Profile of Mountain Bikers. Trotamons Bike Race

Víctor Dorado

Estela Inés Farías Torbidoni

Víctor Labrador-Roca

Jordi Seguí Urbaneja

*Corresponding author: Víctor Dorado Martínez vdorado@gencat.cat

Original Language Spanish

Cite this article

Dorado, V., Farías-Torbidoni, E-I., Labrador-Roca, V. & Seguí-Urbaneja, J. (2022). Profile of Mountain Bikers. Trotamons Bike Race. Apunts Educación Física y Deportes, 147, 63-73. https://doi.org/10.5672/apunts.2014-0983.es.(2022/1).147.07

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Abstract

In recent years there has been an increase in the practice of open-air physical-sporting activities in Spain, among which we find the speciality of mountain biking (MTB). The objectives of the study were to advance the generic characterisation of MTB practitioners in order to identify relevant aspects that favour the promotion and management of this sporting speciality. The methodology used consisted of distributing a questionnaire among the participants in the popular Trotamons Bike Race 2019 event (N = 461). Among the main results obtained, the identification of a somewhat uniform profile characterised by being: men, middle-aged, with a medium-high educational level, salaried, married or with a partner, with more than 5 years practising this sport and with a low level of environmental sensitivity. The results obtained were discussed as they relate to the management and promotion of this sporting speciality.

Keywords: Events, mountain biking (MTB), practitioner profile, practitioners, sports speciality.

Introduction 

Mountain biking (MTB) is a cycling speciality undertaken in a natural environment with a mountain bike (RFEC, nd).

During the last two decades, there has been a change in the perception of physical-sports activities in the natural environment by the general population. Practices that were previously the reserve of minority groups, have, in a few years, come to be seen as one more alternative for the active use of free time. As a result of this expansion, there have been significant changes, not only in social behaviour, but also in the perception and effect that this type of activity has on the natural environment (Inglés et al., 2016; Luque-Gil, 2011; Olivera and Olivera, 1995; Sans and Inglés, 2021).

It is worth mentioning that, according to the data available in the latest survey of sporting habits in Spain (MECD, 2015), it is estimated that more than 53% of the Spanish population regularly practices some type of physical-sports activity, of whom almost 46% usually do it outdoors. Data which, in this case, agrees with the figures published in the latest Eurobarometer (European Commission, 2018), especially for the practice of physical-sporting activities in the open air, which places Spain, with 53%, in third position, behind Finland (67%) and Austria (54%). On the other hand, according to data from the Ministry of Education and Vocational Training (MECD, 2015), more than 63% of those surveyed living in Spain declared that they have a bicycle at home. Therefore, it is not surprising to find cycling (in all its variants) among the four most practised types of sport, at 38.7%, ahead of swimming (38.5%), hiking/mountaineering (31.9% ) and running (30.4%).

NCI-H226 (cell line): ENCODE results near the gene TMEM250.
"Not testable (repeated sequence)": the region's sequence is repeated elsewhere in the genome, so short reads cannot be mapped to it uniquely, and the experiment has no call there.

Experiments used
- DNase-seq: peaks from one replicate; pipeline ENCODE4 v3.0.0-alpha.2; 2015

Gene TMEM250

One more example of the relevance of mountain biking can be found in the proliferation of sporting events that include this sport. As an example, as shown in Figure 1, see the increase in the number of events registered on one of the most popular web pages for the publicising of this type of sporting event nationwide. While the number of events registered was 62 in 2010, by 2019 this number reached some 1,800, which represents an annual growth rate (CI) of 52%, with peaks in the years 2011 and 2013, with an increase of around 153% and 172%, respectively.

Figure 1
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Evolution and annual increase (%) of mountain biking (MTB) events in Spain.
Source: produced internally, based on data provided by the Runedia website (2019).

At a more specific level, and with respect to the study of the practitioners themselves, it is worth highlighting the existence of a varied group of studies that have tried to advance the knowledge of this sporting speciality by addressing various aspects, such as: identification of the main motivations for practising or participating in events by the practitioners of this sporting specialty (Bordelon and Ferreira, 2019; Getz and McConnell, 2011; Kruger et al., 2016; Santos et al., 2016; Taylor, 2010), or the environmental consequences caused by the practice of this speciality (Evju et al., 2021; Farías-Torbidoni, 2015; Morey et al., 2002; Mueller et al., 2018; Newsome and Davies, 2009; Pickering et al., 2011), in addition to the classification of the health benefits that can come from this sport (Roberts et al., 2018).

At this point, it is worth highlighting the diversity of results found in the study of the motivations for participating by authors such as Santos et al. (2016), Taylor (2010), Bordelon and Ferreira (2019), Getz and McConnell (2011) and Kruger et al. (2016). While the studies by Santos et al. (2016) and Taylor (2010) into the motivations for participating in general do not agree with each other, possibly due to the use of different methodologies (quantitative and qualitative), they do do so when compared with the results obtained by Bordelon and Ferreira (2019), Getz and McConnell (2011) and Kruger et al. (2016) into the analysis of the motivations derived from the participation in MTB events.